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Nurse profile: healthcare for women at a low-secure unit

Lisa Roberts
Hospital Practice Nurse
Farndon Unit, Nottinghamshire

What is your background in the NHS?
I qualified in 2004 and worked at an ENT, maxillofacial general surgical ward at Lincoln County Hospital for about three years. I then worked at a female prison, HMP Morton Hall, for three years. Around 90% of the prison population were not from the UK, so I was working with quite a varied group of women. I was employed by Raphael Healthcare at The Farndon Unit in August 2010.

What made you decide to apply to work at The Farndon Unit?
At the time, HMP Morton Hall was being converted into an immigration and deportation centre, and I was looking to expand my role to working with females in different situations. Working in a prison is very different to working in a hospital or community setting, and the work looked really interesting and prompted me to apply.

How does the unit work?
The Farndon Unit is an independent, low-secure mental health hospital in Newark, Nottinghamshire. We care for a wide variety of patients, aged 20 and older, from all sorts of backgrounds. The women have been in prison or may have had problematic backgrounds. Some have been stepped down from other medium-secure units. We have direct admissions from the community, through the Ministry of Justice or from other units.

Which conditions do you treat?
I see all the usual physical conditions that nurses see in the community, such as asthma, obesity and cardiovascular disease. I don't get involved in the care of patients' mental health, but can refer to the mental health team if necessary. I monitor bloods, for example, in patients who are on antidepressants such as lithium, making sure blood tests are carried out at the correct time. I also monitor patients who are on antipsychotic drugs. Every patient has at least an annual health check-up where observations are taken. This might include blood tests or ECGs, for example.

I am available for women to come and talk to about their general health at any point. I may triage them and, if necessary, point them in the right direction, such as A&E or the GP. I will arrange appointments for them if needed. My role is to maintain the physical health of the women. I have become a bridge between the GP and the hospital, so I speak to the GP and arrange appointments if necessary. A good partnership is important and they find it useful to have me in the role.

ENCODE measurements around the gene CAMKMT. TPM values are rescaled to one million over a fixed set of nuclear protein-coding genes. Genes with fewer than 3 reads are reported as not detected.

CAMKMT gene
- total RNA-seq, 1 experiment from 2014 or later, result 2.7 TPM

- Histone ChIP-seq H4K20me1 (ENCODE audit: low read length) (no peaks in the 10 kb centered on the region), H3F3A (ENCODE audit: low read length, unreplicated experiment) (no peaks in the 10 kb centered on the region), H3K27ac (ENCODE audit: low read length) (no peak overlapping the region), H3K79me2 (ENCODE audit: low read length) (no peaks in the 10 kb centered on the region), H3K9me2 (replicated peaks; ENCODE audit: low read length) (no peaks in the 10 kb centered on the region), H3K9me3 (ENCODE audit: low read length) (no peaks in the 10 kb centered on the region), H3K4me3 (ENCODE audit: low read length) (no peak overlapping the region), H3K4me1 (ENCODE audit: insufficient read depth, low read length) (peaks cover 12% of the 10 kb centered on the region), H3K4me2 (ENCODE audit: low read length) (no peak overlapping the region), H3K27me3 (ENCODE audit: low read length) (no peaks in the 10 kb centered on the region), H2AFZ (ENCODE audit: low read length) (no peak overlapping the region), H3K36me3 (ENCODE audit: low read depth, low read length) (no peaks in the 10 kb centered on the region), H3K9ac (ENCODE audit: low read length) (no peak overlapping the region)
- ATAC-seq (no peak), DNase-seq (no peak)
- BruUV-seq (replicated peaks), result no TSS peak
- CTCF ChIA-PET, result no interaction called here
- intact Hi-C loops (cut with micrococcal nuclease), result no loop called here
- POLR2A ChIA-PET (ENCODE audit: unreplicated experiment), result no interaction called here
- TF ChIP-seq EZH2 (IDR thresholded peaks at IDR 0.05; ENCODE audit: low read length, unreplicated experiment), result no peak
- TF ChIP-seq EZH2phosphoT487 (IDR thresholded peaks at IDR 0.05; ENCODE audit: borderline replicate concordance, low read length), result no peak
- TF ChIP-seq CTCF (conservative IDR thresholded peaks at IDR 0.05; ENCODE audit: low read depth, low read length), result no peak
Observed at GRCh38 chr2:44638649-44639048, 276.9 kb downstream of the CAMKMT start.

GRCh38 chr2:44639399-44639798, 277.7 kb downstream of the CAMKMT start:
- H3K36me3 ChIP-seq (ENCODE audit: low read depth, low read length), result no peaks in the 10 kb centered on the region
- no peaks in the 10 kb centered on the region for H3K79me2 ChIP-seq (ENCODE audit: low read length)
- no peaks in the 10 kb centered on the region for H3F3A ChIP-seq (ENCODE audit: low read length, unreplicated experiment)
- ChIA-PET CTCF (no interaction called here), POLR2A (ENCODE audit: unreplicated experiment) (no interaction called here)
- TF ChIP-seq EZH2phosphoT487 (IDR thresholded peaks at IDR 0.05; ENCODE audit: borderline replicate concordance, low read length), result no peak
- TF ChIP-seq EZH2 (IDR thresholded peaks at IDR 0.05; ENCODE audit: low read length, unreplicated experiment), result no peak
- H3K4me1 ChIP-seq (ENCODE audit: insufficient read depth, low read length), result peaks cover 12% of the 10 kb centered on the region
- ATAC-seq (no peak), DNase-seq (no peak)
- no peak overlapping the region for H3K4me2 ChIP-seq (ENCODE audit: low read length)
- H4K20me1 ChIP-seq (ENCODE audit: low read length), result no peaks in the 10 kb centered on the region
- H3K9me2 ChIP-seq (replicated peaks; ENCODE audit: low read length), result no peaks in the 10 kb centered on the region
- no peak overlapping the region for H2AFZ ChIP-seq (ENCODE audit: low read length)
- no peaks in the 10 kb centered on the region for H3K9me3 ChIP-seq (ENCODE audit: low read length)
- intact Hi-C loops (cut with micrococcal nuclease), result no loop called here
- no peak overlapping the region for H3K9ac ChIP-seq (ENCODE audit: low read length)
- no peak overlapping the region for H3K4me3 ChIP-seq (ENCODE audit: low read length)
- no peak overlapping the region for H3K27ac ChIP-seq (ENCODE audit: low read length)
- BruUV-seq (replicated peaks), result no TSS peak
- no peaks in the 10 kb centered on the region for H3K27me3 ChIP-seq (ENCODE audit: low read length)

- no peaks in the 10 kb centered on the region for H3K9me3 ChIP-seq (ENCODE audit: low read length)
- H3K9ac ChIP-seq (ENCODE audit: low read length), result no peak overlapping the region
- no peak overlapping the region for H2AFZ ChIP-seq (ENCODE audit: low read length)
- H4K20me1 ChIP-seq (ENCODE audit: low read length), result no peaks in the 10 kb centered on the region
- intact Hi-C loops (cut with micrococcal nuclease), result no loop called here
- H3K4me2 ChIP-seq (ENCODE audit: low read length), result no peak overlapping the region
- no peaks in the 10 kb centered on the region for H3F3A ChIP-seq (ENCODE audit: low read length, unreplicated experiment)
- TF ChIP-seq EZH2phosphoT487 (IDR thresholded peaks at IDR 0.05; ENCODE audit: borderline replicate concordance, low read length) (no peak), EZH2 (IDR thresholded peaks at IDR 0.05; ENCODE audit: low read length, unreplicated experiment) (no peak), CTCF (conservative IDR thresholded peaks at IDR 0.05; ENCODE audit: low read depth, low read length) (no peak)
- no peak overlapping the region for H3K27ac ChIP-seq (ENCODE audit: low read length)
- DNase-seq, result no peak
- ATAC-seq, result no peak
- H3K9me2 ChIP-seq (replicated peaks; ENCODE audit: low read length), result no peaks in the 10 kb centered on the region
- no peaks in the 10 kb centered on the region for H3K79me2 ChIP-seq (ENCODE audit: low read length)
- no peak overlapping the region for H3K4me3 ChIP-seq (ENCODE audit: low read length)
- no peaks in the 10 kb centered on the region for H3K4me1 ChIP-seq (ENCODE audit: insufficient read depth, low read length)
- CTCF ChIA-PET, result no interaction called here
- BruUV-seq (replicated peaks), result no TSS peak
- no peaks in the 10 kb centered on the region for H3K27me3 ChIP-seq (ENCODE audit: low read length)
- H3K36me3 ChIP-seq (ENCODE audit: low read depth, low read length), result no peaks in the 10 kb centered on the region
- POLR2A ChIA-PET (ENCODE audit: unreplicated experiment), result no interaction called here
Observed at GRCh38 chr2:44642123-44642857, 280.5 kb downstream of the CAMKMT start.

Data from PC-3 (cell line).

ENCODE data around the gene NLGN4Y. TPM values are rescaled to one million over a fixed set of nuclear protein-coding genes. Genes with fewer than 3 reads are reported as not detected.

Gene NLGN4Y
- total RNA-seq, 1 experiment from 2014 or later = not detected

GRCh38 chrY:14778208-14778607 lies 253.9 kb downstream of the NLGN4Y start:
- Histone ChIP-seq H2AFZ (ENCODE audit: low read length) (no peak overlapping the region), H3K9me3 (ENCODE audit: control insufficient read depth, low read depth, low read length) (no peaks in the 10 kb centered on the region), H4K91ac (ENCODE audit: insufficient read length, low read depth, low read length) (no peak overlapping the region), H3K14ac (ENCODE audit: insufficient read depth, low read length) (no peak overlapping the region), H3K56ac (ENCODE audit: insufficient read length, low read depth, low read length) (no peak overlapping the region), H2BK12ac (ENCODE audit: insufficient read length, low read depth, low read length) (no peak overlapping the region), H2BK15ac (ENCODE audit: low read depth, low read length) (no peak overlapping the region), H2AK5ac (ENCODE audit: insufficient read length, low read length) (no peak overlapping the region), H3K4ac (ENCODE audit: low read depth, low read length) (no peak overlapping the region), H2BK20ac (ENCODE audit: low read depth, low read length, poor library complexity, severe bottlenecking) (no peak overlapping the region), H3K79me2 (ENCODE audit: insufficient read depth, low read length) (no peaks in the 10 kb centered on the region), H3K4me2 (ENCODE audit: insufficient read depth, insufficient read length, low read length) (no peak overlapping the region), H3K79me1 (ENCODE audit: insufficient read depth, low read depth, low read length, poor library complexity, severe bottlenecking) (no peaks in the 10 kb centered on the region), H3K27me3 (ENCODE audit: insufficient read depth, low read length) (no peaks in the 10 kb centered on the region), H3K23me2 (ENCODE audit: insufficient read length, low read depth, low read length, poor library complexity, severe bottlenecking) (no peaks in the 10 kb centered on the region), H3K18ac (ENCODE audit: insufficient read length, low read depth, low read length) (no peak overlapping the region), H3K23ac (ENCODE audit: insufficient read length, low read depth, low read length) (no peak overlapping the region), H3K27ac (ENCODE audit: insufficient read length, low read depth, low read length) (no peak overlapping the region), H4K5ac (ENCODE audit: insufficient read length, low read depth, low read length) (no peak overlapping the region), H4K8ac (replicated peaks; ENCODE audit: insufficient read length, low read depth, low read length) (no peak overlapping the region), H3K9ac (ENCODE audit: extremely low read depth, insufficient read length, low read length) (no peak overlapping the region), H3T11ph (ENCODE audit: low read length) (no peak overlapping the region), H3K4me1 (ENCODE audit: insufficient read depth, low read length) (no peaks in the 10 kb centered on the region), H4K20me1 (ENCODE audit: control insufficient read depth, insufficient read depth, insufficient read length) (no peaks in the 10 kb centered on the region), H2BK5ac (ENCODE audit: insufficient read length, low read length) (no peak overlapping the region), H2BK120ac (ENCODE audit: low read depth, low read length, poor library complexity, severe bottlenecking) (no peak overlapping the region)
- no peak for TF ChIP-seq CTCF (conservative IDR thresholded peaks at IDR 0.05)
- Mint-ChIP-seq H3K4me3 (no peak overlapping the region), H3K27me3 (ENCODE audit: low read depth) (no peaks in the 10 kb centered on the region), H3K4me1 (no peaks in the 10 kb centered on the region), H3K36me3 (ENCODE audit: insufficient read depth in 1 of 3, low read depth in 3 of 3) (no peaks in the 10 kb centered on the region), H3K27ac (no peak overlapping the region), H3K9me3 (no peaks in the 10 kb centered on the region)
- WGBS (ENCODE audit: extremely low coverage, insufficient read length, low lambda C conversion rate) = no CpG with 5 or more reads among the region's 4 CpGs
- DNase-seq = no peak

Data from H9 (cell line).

Who are the members of the team?
I work closely with the mental health team, occupational therapists and social workers. If the mental health team have any issues they come and talk to me; for example, if they have any concerns or are worried about administering treatments, such as wound dressings, I will prepare a care plan for them to follow. If they feel there are any training needs I will give them advice about physical healthcare. In return, if I have issues with a patient who may have behaved inappropriately, I can go to them and ask if we need to do anything about it. We all need to be singing from the same hymn sheet.

Do you see many cases of self-harm?
Yes, we see quite a bit of self-harm and it's quite a big part of my job, including maintaining wounds and monitoring the patient, and advising colleagues about how to dress wounds.

Do you raise the subject of self-harm with a patient you are treating for an unrelated condition?
I make it clear to all patients that whatever they divulge I have to tell the team. I can't keep that secret. We work as a team and the patients know that. Anything they show me or declare to me I have to go back to the team, as obviously that will impact on their care and their care planning. I have to make sure we aren't leaving them in a vulnerable situation, where they may attack staff if given the opportunity. Anything a patient tells me I will report back, if it is appropriate, to get extra help.

Have you ever been faced with the threat of violence at work?
No. I have never been put in that situation, and I have never felt I can't be alone with someone. I do check beforehand whether or not it is safe to be left alone with a patient, but I have never felt the need for a chaperone.

What is the most challenging thing about your job?